Harry and Margaret at the piano

(My daughter, a member of Ivanka’s target audience who’s a Nordstrom loyalist when she’s in the country, tells me there’s nothing special about her line of clothing.)

Pops is being criticized for using the Oval Office to advance the family’s business interests, but he’s hardly the first president to come to the defense of his daughter. Take Harry Truman.

Truman’s only child, Margaret, was a budding singer when she performed at a recital in 1950. Paul Hume, music critic of The Washington Post, wrote that “Miss Truman cannot sing very well” and “has not improved over the years.”

That prompted her father to send Hume a letter (on official White House stationery, no less): “Some day I hope to meet you. When that happens you’ll need a new nose, a lot of beefsteak for black eyes, and perhaps a supporter below!”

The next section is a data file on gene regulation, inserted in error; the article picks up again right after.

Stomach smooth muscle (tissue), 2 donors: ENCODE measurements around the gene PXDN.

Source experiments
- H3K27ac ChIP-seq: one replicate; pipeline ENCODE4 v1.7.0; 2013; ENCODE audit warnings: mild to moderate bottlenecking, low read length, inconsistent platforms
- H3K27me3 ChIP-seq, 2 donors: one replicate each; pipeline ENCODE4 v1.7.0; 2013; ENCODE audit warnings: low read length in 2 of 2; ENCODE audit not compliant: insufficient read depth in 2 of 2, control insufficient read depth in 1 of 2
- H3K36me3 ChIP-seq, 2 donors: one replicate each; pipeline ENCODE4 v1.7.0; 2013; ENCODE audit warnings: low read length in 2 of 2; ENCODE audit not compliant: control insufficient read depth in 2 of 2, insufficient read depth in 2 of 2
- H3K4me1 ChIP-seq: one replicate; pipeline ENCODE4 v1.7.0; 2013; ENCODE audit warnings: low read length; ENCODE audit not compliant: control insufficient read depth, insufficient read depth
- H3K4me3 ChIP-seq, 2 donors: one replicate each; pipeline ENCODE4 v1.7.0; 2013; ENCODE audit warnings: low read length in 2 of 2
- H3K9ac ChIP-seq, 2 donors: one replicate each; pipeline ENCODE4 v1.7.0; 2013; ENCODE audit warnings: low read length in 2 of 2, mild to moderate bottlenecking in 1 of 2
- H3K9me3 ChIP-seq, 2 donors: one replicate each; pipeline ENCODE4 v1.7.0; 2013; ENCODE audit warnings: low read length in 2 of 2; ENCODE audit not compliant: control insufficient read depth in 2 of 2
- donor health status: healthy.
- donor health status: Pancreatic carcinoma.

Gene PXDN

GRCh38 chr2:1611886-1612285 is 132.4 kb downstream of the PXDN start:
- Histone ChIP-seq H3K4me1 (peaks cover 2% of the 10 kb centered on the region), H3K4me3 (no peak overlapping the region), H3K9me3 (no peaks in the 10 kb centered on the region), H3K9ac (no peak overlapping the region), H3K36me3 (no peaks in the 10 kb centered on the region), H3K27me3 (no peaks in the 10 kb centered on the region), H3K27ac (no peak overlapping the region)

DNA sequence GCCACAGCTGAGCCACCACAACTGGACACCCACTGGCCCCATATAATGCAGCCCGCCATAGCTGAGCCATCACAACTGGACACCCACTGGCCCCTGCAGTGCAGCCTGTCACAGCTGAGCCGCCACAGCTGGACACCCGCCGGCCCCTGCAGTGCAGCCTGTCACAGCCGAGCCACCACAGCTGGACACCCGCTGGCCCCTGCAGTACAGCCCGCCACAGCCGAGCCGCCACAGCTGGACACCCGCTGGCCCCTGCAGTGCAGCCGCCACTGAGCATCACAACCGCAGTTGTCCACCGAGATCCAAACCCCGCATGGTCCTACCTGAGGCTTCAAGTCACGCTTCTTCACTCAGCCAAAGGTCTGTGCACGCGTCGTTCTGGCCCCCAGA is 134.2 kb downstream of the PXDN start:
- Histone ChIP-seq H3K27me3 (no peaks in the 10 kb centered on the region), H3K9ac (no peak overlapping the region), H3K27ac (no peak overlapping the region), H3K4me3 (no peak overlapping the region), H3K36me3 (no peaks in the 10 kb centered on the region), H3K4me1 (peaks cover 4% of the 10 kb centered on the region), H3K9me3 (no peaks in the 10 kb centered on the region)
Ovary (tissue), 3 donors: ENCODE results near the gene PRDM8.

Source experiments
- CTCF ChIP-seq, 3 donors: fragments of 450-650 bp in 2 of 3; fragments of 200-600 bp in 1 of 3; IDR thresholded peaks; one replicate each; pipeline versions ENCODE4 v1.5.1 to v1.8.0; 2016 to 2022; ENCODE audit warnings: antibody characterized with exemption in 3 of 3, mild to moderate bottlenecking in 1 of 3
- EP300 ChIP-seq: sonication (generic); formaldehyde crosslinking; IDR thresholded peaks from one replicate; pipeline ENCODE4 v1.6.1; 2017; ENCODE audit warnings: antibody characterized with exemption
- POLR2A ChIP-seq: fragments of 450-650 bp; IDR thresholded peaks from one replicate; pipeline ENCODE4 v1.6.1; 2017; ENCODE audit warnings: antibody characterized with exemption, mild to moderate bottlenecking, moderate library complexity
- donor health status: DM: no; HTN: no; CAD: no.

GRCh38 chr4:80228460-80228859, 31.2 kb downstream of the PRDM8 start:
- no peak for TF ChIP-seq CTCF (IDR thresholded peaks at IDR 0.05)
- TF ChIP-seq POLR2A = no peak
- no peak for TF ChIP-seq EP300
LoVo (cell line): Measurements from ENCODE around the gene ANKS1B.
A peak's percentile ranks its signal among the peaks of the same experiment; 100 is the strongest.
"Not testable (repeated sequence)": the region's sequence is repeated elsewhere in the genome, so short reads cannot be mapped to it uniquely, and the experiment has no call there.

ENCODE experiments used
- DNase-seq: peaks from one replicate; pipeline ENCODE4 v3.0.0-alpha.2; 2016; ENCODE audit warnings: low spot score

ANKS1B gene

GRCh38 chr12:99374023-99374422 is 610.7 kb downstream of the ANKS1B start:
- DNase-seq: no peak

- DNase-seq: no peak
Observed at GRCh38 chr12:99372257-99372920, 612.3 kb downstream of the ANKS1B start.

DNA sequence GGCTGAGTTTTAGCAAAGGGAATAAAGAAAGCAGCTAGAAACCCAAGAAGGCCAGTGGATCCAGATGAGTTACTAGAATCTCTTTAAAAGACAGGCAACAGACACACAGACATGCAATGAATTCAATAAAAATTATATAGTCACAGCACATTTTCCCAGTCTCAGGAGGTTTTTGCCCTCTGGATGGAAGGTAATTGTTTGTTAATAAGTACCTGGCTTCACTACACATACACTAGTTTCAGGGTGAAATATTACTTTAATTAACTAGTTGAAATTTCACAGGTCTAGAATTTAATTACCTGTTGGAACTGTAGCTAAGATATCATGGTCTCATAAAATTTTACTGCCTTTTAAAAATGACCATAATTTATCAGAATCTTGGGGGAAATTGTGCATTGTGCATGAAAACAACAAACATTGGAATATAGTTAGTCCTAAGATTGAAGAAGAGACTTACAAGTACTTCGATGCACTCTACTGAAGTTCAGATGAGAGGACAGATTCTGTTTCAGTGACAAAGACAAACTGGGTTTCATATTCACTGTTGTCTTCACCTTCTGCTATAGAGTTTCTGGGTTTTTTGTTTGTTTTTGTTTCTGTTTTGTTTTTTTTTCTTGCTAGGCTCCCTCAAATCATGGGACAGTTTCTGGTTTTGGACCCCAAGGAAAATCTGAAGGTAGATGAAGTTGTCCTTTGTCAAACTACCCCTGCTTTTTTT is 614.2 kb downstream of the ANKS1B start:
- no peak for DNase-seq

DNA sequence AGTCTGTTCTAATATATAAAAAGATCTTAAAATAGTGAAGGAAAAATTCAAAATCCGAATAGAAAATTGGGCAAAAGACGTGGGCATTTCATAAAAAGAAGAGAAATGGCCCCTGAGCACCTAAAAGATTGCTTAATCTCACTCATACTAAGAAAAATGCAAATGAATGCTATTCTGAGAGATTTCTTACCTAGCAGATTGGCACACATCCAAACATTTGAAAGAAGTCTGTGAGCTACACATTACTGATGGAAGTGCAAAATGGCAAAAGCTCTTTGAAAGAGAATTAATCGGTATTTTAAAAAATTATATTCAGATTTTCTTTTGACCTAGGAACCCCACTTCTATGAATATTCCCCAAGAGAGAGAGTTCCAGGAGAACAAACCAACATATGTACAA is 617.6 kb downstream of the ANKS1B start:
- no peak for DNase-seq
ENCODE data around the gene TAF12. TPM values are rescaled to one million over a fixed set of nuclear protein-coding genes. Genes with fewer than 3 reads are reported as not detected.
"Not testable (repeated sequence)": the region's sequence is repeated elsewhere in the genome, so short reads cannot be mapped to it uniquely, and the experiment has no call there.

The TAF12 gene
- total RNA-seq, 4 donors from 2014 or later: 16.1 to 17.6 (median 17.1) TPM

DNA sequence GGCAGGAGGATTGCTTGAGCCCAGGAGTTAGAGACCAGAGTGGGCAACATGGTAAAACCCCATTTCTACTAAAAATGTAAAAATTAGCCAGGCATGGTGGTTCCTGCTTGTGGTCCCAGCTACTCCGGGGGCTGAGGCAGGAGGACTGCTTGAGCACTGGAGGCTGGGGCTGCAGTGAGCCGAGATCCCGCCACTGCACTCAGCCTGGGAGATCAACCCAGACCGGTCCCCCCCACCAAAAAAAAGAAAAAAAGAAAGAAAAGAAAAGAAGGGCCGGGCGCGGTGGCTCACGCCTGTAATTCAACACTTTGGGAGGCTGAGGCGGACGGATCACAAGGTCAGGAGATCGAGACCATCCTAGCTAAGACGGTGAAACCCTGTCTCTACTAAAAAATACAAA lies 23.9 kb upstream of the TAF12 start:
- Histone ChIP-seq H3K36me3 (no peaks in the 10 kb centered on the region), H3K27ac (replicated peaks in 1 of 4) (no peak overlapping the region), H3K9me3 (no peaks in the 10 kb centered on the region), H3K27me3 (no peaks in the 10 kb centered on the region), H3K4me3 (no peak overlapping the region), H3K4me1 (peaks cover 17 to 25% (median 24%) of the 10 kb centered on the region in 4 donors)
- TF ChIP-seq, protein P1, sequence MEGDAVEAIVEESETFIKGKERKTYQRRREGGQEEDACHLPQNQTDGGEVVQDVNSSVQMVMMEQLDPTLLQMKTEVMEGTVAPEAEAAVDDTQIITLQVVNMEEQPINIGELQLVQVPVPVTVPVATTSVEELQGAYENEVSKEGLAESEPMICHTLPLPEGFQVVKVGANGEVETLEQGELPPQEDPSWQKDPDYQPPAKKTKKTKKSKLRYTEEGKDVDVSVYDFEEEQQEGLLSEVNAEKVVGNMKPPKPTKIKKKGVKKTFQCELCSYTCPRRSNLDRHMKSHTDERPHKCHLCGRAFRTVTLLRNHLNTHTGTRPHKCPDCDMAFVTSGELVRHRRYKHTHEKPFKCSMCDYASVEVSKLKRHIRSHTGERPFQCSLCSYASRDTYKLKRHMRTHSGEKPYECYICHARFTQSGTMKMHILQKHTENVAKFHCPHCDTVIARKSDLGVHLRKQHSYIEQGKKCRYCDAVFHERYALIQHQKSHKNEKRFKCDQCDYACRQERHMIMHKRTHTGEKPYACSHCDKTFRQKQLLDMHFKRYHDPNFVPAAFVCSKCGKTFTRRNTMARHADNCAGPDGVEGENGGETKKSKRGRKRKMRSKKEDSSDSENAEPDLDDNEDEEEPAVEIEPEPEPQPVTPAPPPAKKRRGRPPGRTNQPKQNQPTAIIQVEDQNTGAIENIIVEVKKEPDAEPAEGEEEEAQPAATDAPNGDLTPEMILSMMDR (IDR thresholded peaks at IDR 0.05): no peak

The two men never met and the controversy eventually went away. Both Truman and Hume lived to ripe old ages, and Margaret went on to a successful career as a writer of mystery novels.

Given Donald Trump’s propensity for creating new controversies, this one will go away as well.

Posted in Donald Trump, Politics | 4 Comments

McClintock stands up while LaMalfa bails out

Whether you agree with him or not, you have to give Rep. Tom McClintock credit for facing a room full of hostile constituents at a town hall meeting in Roseville on Saturday.

Tom McClintock

Tom McClintock: Stand-up guy

McClintock answered questions for an hour, and never tried to sugar coat or downplay his position on Obamacare, climate change and other hot-button issues. He needed a police escort out of the building when the meeting was over.